The outside of the foot is generally where pain is felt from cuboid syndrome. This is a foot condition that happens when the small cuboid bone becomes partially dislocated. This can occur suddenly, after an ankle is sprained, or gradually develop from repetitive use. The cuboid bone connects to the heel bone through ligaments and joints. The surrounding soft tissues may be damaged by an injury, and this may trigger the cuboid bone to move out of alignment. Research has shown that cuboid syndrome may be prevalent among people who have flat feet, which may affect the alignment of this bone. Patients can experience symptoms that can include swelling, tenderness, and weakness in the foot. Walking may be difficult, and the pain may become worse when physical activity is pursued. If you have pain in this part of your foot, please consult a podiatrist who can accurately diagnose cuboid syndrome and offer the treatment that is best for you.
Cuboid syndrome, also known as cuboid subluxation, occurs when the joints and ligaments near the cuboid bone in the foot become torn. If you have cuboid syndrome, consult with one of our podiatrists from Parkwood Podiatry. Our doctors will assess your condition and provide you with quality foot and ankle treatment.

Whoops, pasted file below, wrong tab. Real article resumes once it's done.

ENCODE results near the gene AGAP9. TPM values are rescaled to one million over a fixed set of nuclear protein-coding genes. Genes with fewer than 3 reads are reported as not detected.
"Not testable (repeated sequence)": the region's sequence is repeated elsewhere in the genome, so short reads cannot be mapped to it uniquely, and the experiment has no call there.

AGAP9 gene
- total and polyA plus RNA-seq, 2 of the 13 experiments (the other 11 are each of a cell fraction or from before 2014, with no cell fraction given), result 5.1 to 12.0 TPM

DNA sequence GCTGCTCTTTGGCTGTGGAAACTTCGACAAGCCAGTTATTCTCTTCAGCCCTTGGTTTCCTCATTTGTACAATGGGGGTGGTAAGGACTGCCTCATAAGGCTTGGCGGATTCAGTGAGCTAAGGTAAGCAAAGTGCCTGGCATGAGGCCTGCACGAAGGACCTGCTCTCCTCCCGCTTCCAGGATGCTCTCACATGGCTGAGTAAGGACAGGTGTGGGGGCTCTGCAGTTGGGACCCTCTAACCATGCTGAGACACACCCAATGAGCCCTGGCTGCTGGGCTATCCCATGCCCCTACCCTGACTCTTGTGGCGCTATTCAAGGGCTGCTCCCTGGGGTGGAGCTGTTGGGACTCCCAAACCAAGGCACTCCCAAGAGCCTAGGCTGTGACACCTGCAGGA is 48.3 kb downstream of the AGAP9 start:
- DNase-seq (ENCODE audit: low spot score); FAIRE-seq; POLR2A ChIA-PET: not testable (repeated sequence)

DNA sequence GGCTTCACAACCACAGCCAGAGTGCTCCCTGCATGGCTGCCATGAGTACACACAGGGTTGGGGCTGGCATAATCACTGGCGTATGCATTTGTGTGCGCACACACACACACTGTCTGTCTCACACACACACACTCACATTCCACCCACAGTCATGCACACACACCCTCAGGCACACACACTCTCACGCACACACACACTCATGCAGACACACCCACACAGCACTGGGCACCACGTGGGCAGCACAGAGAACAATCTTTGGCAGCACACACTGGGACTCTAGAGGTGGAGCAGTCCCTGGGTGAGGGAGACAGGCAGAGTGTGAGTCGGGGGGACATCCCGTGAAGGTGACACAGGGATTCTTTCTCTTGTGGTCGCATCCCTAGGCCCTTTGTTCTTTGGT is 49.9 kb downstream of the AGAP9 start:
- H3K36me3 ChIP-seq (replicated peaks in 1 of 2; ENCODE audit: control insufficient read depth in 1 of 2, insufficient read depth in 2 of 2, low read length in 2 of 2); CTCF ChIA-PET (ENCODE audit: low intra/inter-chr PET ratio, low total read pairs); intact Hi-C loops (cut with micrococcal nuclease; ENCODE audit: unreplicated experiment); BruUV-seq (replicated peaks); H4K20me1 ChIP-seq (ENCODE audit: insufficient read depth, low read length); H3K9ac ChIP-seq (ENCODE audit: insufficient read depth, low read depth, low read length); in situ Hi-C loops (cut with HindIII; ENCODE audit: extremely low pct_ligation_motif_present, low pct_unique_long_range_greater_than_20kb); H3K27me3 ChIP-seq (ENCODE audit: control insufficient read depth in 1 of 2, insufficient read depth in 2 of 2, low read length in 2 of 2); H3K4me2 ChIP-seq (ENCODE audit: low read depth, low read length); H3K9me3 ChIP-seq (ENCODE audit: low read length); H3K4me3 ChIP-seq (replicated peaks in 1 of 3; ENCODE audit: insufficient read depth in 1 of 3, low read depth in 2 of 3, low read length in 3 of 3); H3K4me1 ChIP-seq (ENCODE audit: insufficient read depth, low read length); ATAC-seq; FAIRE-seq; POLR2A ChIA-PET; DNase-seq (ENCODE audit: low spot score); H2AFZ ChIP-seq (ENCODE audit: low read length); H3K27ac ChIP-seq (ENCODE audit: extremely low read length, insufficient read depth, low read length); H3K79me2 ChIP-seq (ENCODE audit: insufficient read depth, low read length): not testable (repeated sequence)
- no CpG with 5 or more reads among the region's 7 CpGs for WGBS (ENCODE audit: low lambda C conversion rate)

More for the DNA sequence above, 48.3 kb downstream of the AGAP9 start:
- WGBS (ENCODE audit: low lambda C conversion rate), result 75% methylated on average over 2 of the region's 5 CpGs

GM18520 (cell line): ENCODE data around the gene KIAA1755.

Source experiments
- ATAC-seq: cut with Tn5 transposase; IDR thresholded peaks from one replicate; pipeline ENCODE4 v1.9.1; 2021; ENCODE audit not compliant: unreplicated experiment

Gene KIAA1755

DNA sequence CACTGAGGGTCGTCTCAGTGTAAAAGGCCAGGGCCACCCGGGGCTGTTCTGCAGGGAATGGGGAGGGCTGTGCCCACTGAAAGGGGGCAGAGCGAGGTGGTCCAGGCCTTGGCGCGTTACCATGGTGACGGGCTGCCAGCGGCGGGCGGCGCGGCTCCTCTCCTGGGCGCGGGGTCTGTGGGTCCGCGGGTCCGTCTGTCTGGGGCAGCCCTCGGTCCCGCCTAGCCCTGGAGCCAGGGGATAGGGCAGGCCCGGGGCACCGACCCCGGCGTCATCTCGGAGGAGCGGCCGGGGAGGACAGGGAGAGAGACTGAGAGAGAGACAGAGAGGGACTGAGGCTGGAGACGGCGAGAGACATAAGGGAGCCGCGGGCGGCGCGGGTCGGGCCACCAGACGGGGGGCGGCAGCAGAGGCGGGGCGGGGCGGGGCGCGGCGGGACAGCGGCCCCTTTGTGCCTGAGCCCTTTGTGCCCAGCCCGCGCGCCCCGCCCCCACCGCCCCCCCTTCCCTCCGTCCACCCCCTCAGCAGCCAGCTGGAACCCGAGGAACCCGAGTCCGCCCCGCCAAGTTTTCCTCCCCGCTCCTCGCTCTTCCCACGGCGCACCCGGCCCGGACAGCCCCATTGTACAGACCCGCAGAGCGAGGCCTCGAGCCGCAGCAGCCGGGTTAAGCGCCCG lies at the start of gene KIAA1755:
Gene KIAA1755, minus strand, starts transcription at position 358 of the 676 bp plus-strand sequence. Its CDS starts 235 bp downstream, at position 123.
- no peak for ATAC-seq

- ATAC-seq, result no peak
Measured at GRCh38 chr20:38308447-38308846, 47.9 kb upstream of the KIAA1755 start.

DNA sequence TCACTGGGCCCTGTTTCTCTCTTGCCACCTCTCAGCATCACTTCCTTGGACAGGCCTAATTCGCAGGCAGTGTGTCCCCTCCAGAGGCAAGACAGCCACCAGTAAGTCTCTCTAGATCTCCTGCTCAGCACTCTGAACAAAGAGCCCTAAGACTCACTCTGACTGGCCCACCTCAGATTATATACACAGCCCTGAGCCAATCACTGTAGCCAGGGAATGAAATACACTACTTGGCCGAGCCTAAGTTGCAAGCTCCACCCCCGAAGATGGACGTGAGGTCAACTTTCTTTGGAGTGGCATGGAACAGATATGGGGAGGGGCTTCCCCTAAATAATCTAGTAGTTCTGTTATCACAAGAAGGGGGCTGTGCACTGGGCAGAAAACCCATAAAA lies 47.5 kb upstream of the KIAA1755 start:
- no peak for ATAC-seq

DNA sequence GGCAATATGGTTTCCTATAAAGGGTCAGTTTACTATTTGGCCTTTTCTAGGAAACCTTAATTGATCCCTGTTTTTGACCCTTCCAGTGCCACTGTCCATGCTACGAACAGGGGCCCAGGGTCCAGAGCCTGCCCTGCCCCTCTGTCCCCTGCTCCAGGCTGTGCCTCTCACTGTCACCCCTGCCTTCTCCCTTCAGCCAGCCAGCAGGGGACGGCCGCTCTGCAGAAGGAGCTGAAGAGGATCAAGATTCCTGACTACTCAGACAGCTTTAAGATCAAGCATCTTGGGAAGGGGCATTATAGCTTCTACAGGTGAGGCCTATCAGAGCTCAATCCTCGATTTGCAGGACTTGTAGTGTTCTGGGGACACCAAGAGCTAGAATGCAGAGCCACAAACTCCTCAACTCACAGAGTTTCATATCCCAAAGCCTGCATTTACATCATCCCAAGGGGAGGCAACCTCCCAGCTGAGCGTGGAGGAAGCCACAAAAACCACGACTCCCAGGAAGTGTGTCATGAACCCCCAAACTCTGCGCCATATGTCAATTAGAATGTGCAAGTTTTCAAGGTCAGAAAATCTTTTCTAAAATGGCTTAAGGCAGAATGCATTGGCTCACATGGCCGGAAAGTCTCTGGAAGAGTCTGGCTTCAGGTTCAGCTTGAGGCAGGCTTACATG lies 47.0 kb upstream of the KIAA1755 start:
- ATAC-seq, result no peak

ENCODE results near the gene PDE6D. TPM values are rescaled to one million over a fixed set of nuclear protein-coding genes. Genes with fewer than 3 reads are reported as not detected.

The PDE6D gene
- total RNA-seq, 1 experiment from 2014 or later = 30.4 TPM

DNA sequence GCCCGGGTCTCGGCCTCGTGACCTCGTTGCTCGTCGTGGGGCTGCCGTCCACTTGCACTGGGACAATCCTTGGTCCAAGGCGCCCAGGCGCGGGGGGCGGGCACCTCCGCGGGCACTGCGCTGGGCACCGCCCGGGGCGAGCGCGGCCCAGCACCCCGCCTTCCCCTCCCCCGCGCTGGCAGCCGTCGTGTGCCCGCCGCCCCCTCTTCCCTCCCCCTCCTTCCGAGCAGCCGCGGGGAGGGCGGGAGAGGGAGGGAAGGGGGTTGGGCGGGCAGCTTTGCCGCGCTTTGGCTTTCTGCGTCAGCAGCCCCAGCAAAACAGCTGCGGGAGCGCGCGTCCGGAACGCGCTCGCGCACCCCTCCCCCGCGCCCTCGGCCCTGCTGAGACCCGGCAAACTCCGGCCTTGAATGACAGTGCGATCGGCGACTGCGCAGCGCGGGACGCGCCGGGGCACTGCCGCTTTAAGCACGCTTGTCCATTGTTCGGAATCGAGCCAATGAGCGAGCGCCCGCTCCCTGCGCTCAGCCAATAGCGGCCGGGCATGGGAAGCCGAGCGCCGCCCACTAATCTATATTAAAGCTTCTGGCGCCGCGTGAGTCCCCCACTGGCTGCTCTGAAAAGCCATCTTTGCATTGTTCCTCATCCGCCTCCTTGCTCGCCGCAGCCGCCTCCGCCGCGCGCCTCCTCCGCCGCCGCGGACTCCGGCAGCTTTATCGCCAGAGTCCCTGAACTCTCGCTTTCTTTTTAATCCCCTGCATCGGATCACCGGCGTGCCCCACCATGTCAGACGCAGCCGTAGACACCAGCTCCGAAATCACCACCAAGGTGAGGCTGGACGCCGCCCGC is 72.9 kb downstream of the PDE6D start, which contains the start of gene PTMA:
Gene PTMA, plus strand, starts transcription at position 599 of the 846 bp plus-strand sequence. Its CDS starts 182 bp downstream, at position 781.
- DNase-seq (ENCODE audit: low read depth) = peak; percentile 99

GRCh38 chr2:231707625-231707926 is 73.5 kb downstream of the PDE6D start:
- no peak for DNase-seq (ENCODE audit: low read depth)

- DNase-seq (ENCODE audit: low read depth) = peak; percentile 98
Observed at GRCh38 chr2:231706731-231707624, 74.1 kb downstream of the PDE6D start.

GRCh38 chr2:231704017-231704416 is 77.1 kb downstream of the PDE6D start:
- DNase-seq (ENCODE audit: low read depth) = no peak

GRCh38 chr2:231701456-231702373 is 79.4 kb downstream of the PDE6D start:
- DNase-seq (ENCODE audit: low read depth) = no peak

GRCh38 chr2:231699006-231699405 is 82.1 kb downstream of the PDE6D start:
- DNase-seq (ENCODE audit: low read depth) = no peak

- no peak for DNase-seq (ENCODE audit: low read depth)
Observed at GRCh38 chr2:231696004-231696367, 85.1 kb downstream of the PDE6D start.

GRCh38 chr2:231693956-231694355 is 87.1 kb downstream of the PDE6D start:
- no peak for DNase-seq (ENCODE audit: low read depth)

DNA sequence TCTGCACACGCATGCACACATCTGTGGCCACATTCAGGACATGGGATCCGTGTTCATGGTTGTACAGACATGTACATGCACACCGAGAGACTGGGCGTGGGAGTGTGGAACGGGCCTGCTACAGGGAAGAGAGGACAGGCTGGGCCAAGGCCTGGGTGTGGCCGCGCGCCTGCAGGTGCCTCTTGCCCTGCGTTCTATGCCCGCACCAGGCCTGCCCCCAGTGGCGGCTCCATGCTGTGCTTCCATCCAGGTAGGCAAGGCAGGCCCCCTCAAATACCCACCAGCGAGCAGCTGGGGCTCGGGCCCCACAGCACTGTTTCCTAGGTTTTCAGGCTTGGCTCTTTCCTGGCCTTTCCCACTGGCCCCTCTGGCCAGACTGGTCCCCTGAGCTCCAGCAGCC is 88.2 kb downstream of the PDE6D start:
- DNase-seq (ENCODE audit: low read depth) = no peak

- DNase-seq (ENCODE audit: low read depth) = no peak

Cuboid syndrome is a common cause of lateral foot pain, which is pain on the outside of the foot. The condition may happen suddenly due to an ankle sprain, or it may develop slowly overtime from repetitive tension through the bone and surrounding structures.
The most common causes of cuboid syndrome include:
- Injury – The most common cause of this ailment is an ankle sprain.
- Repetitive Strain – Tension placed through the peroneus longus muscle from repetitive activities such as jumping and running may cause excessive traction on the bone causing it to sublux.
- Altered Foot Biomechanics – Most people suffering from cuboid subluxation have flat feet.
A common symptom of cuboid syndrome is pain along the outside of the foot which can be felt in the ankle and toes. This pain may create walking difficulties and may cause those with the condition to walk with a limp.
Diagnosis of cuboid syndrome is often difficult, and it is often misdiagnosed. X-rays, MRIs and CT scans often fail to properly show the cuboid subluxation. Although there isn’t a specific test used to diagnose cuboid syndrome, your podiatrist will usually check if pain is felt while pressing firmly on the cuboid bone of your foot.
Just as the range of causes varies widely, so do treatments. Some more common treatments are ice therapy, rest, exercise, taping, and orthotics.
If you have any questions, please feel free to contact our offices located in Brunswick and Hinesville, GA . We offer the newest diagnostic and treatment technologies for all your foot care needs.